Scrounged apples from one of 9 neglected trees on neighbor’s land: spotty but delicious Jonathans
How to do it? How to do ANY changing in terms of one’s habits? Well, don’t jump in feet-first. Start small. Remember, this is what I am trying to do with the Eat Local Challenge:
My goal, again, in taking this challenge was not for me, but rather as a tool of conversion. If others of you start gardening, or gardening more, or getting a greenhouse, or buying a freezer and starting to can stuff, I will feel so gratified!
Start gardening: it’s now autumn in this hemisphere. Now’s the perfect time to bust some sod to build some garden beds! Not so strong? Well, you probably can lift newspapers or flatten old cardboard boxes, and rake up bags of leaves or lawn clippings. Read up on lasagne gardening a la Ruth Stout. Even if that’s not the way you envision yourself gardening (I don’t garden that way), it is a sure way to start making garden beds this fall.
Gardening more: Make new beds now! Also, look at what it is you had been growing if you were a vegetable gardener. Is there anything you LOVE that you hadn’t bothered to try this year, like broccoli or beets? Make some space next year and promise yourself you’re going to grow what you know you will eat. Chuck the things you wasted, like all those zucchini. Consider the idea of succession planting, instead of that one back-breaking spring planting day you did this year (you know who you are). Spring/summer/fall (and even /winter) is a lot of growing. This could mean three crops of lettuce, two crops of summer squash, five crops of carrots…all in the same space in one “growing” season.
Buying a freezer: Well, this is a big step, financially. However, if you are in the habit of shopping weekly and picking up, say, one cut-up chicken, one package of ground beef, and one package of bacon I have news for you. You are wasting money. Instead, you could hook up with a local farmer and buy 20 chickens (whole or cut-up), a quarter of beef and a half a hog and your meat needs would be met for most of the year. Don’t think you can do half a hog? Find a friend, or two! Start a buyers’ club! Again, this is another big bite in the wallet: start small, save now, and consider all the gasoline and TIME you will save next year. (Plus, learning what one can do with half a hog can be quite fun.) Half of my freezer is devoted to frozen fruit, veggies, meat stock, and flour, so it ain’t just about the meat. And chest freezers are a lot more energy-efficient than upright ones: they don’t dump their cold air out every time you open the door. Sears is the best nation-wide store that offers the most types.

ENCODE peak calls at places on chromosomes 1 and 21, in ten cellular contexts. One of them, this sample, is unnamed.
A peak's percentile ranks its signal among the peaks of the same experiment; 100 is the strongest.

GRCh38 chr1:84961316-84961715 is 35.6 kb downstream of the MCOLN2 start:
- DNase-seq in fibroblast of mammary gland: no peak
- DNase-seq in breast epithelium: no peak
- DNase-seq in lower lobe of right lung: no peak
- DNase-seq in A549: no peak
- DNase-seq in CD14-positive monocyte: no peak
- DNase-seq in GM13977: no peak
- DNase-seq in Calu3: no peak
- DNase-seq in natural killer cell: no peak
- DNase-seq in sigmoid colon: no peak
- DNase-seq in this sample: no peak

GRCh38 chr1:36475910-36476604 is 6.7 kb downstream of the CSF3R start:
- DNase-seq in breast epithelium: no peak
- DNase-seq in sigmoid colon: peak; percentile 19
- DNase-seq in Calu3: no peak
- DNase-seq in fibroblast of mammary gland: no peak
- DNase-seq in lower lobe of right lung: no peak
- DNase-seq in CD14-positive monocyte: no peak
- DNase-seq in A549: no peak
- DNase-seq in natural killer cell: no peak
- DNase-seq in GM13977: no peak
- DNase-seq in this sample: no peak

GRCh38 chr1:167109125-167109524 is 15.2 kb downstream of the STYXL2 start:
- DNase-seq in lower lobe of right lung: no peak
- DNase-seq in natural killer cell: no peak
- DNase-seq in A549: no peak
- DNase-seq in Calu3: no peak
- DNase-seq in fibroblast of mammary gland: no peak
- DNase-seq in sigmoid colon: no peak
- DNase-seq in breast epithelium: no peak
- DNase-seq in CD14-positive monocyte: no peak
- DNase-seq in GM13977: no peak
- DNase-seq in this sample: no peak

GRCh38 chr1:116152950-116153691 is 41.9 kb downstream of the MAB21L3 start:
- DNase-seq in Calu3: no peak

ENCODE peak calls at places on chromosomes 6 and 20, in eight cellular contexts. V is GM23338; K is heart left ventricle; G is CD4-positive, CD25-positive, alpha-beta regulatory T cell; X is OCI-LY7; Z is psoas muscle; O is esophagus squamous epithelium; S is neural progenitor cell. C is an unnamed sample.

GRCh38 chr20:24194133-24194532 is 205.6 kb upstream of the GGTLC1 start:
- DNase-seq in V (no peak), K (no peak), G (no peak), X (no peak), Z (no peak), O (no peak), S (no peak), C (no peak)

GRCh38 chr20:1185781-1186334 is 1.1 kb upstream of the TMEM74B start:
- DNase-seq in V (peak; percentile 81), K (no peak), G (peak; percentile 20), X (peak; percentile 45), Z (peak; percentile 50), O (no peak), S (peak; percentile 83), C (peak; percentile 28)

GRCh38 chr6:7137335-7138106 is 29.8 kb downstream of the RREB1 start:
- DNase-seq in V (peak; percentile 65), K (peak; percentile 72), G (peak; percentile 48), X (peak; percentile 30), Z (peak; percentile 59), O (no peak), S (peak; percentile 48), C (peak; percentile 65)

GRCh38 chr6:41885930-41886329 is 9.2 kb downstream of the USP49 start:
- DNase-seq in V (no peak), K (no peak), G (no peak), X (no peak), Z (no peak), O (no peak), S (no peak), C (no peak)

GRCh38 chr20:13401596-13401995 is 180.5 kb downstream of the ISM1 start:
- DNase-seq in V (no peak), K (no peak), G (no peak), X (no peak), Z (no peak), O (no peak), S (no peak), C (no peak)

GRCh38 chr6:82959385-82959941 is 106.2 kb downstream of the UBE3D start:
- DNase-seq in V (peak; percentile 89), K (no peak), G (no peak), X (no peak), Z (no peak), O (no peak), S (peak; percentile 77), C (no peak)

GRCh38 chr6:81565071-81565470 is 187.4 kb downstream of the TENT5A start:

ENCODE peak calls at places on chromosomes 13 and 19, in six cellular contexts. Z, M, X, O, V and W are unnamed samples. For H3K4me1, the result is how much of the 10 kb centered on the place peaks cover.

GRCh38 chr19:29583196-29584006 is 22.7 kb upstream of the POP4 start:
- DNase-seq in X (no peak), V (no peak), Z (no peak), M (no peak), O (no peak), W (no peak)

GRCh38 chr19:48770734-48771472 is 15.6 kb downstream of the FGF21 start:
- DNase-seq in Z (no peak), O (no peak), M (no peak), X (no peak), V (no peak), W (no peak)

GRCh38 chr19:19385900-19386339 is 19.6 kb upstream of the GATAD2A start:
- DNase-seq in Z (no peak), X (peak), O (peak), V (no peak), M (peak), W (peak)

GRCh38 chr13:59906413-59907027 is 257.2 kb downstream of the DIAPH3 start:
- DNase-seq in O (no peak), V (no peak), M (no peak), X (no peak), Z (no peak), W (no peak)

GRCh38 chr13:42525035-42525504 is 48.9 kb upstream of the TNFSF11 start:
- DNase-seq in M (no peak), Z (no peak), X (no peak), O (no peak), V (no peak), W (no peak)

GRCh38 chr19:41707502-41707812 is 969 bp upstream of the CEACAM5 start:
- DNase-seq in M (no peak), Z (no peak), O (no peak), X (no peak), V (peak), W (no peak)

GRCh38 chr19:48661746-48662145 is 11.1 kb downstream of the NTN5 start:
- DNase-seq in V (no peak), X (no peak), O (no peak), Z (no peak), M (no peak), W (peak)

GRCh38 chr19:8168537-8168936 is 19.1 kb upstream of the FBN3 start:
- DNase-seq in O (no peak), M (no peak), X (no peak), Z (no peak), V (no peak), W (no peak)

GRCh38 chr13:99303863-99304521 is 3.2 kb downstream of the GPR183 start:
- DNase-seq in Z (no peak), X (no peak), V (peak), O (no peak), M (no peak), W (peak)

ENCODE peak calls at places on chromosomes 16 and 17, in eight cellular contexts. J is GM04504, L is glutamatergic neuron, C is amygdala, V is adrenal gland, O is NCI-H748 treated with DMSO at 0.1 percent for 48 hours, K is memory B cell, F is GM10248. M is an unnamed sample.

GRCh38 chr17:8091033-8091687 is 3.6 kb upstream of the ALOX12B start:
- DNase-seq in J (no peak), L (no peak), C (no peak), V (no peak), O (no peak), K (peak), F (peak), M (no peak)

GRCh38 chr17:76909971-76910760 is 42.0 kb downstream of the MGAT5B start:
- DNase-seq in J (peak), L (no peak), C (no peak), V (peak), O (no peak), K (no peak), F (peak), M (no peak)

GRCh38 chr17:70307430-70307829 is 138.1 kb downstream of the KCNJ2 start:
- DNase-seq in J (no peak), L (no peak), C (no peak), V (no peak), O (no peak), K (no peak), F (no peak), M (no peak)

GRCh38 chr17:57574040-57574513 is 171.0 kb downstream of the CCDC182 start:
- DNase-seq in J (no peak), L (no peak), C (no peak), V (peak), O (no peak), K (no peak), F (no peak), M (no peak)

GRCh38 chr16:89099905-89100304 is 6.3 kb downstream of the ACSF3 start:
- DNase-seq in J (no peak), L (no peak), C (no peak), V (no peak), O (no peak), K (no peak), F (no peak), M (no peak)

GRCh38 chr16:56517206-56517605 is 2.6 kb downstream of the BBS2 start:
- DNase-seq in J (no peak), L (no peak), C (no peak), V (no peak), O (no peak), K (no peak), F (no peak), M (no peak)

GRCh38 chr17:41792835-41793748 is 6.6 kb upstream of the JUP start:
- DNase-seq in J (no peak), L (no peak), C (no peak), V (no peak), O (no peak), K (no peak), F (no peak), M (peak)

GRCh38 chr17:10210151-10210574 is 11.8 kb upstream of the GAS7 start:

Starting to can (or freeze) stuff:
- Sourcing: Your biggest friend in the world of preservation is your local farmer’s market or U-Pick farm. For regular vegetable eating, you can also join a CSA (again, worried about “but that’s too much stuff for our house” then find a friend) and ask the CSA farmer if you can help them glean at the end of a crop’s season: you can get the stuff they can’t give away (like spotty tomatoes). Also, canning or freezing is usually the response one has to bounty. Having a CSA share does not mean one will have “bounty,” but…do you know of any untended fruit or nut trees near you? Ask the owner if they wouldn’t mind sharing. Is there anything that your neck of the woods does comparatively well, like oranges or maple syrup or peaches or corn? Then go nuts and get a bunch of it.
- Equipment: Go to Goodwill and pick up used canning equipment. Garage sales are likewise great places to find things, especially the jars themselves. Old-time hardware stores and even some grocery stores sell boiling-water bath kettles, and canning equipment like the jar lifter and jar funnel you’ll need. Canning jars are easily found, luckily; but make sure you have lots of sealing lids; you will go through a lot.
- Great equipment: Really seriously consider purchasing a pressure canner (quite different from a pressure cooker): unlike the pickles and jams and fruit your boiling-water bath can do, all low-acid stuff can be put by via the pressure canner. Soup to nuts, I kid you not; you can even can milk, or meat!
Getting a greenhouse: This is a big step, but not if you are a gardener itching for a winter salad. I had been dreaming about a greenhouse for YEARS before mine came to be. Start small by doing a PVC hoop house or a cold frame with a bunch of used windows. But if you really do want to dig in and get a big one, by all means DO IT.
SO get busy and start gratifying me!